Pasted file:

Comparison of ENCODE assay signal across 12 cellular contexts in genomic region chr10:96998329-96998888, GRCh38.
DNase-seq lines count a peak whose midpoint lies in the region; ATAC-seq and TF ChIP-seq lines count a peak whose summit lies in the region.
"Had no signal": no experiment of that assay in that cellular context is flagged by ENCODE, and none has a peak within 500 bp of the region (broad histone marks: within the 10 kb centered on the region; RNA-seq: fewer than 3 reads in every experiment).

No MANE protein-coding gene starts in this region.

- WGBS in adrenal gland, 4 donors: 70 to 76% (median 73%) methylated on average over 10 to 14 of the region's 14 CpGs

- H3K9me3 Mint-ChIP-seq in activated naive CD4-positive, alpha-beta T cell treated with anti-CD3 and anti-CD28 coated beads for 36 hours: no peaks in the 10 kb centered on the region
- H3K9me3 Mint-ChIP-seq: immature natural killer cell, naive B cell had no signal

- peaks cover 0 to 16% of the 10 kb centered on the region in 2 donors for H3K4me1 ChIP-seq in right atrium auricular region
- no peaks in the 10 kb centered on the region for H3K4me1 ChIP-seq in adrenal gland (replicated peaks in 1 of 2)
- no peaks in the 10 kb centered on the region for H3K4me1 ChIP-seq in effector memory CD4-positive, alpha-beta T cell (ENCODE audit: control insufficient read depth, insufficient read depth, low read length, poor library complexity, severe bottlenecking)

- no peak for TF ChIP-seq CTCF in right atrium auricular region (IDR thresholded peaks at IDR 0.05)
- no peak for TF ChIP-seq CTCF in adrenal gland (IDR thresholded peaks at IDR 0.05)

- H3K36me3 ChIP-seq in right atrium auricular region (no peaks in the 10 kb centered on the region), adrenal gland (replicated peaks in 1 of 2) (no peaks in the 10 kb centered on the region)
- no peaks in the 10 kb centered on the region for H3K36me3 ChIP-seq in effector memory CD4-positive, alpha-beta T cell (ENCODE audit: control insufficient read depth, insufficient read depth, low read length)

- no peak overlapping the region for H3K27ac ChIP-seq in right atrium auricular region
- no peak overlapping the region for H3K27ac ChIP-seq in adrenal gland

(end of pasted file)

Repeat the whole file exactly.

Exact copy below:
Comparison of ENCODE assay signal across 12 cellular contexts in genomic region chr10:96998329-96998888, GRCh38.
DNase-seq lines count a peak whose midpoint lies in the region; ATAC-seq and TF ChIP-seq lines count a peak whose summit lies in the region.
"Had no signal": no experiment of that assay in that cellular context is flagged by ENCODE, and none has a peak within 500 bp of the region (broad histone marks: within the 10 kb centered on the region; RNA-seq: fewer than 3 reads in every experiment).

No MANE protein-coding gene starts in this region.

- WGBS in adrenal gland, 4 donors: 70 to 76% (median 73%) methylated on average over 10 to 14 of the region's 14 CpGs

- H3K9me3 Mint-ChIP-seq in activated naive CD4-positive, alpha-beta T cell treated with anti-CD3 and anti-CD28 coated beads for 36 hours: no peaks in the 10 kb centered on the region
- H3K9me3 Mint-ChIP-seq: immature natural killer cell, naive B cell had no signal

- peaks cover 0 to 16% of the 10 kb centered on the region in 2 donors for H3K4me1 ChIP-seq in right atrium auricular region
- no peaks in the 10 kb centered on the region for H3K4me1 ChIP-seq in adrenal gland (replicated peaks in 1 of 2)
- no peaks in the 10 kb centered on the region for H3K4me1 ChIP-seq in effector memory CD4-positive, alpha-beta T cell (ENCODE audit: control insufficient read depth, insufficient read depth, low read length, poor library complexity, severe bottlenecking)

- no peak for TF ChIP-seq CTCF in right atrium auricular region (IDR thresholded peaks at IDR 0.05)
- no peak for TF ChIP-seq CTCF in adrenal gland (IDR thresholded peaks at IDR 0.05)

- H3K36me3 ChIP-seq in right atrium auricular region (no peaks in the 10 kb centered on the region), adrenal gland (replicated peaks in 1 of 2) (no peaks in the 10 kb centered on the region)
- no peaks in the 10 kb centered on the region for H3K36me3 ChIP-seq in effector memory CD4-positive, alpha-beta T cell (ENCODE audit: control insufficient read depth, insufficient read depth, low read length)

- no peak overlapping the region for H3K27ac ChIP-seq in right atrium auricular region
- no peak overlapping the region for H3K27ac ChIP-seq in adrenal gland